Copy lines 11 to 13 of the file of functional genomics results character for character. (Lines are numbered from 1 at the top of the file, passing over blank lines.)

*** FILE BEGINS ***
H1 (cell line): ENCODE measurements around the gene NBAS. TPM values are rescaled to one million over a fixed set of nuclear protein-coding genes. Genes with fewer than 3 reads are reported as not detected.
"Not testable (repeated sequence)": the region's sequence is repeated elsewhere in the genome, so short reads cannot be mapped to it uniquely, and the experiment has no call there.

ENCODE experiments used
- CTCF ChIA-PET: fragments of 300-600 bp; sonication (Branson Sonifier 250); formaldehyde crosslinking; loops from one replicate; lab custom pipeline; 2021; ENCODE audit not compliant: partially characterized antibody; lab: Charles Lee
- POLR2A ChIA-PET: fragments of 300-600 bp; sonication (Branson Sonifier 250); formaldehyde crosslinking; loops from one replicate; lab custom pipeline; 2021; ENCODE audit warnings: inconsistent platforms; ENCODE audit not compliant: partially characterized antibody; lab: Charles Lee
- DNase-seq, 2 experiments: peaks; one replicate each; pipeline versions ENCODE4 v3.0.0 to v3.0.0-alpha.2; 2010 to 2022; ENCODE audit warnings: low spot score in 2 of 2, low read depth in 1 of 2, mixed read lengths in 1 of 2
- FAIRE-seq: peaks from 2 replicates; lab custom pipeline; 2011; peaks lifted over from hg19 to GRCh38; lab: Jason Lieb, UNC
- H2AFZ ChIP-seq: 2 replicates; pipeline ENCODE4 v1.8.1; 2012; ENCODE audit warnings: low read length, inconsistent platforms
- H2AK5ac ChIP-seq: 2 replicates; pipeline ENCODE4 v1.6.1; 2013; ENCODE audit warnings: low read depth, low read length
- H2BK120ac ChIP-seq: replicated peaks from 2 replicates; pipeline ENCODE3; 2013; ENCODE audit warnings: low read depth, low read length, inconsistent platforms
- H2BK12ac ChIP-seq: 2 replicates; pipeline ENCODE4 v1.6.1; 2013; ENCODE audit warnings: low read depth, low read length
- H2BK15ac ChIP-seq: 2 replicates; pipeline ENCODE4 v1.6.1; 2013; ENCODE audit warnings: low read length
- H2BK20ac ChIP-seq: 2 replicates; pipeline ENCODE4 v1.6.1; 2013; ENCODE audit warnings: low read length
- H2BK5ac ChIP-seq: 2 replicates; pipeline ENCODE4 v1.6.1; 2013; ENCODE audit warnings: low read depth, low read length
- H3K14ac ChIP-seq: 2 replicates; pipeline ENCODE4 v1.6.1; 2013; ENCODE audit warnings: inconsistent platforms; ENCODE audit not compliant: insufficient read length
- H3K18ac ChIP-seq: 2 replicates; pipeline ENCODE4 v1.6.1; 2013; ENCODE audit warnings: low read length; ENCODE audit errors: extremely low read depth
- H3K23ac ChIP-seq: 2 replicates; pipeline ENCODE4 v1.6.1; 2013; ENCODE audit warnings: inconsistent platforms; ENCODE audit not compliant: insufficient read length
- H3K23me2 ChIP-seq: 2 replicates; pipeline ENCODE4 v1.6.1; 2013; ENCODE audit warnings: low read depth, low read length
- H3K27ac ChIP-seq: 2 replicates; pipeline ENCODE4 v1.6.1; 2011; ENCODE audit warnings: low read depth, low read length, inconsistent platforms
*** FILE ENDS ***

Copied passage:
- H2BK12ac ChIP-seq: 2 replicates; pipeline ENCODE4 v1.6.1; 2013; ENCODE audit warnings: low read depth, low read length
- H2BK15ac ChIP-seq: 2 replicates; pipeline ENCODE4 v1.6.1; 2013; ENCODE audit warnings: low read length
- H2BK20ac ChIP-seq: 2 replicates; pipeline ENCODE4 v1.6.1; 2013; ENCODE audit warnings: low read length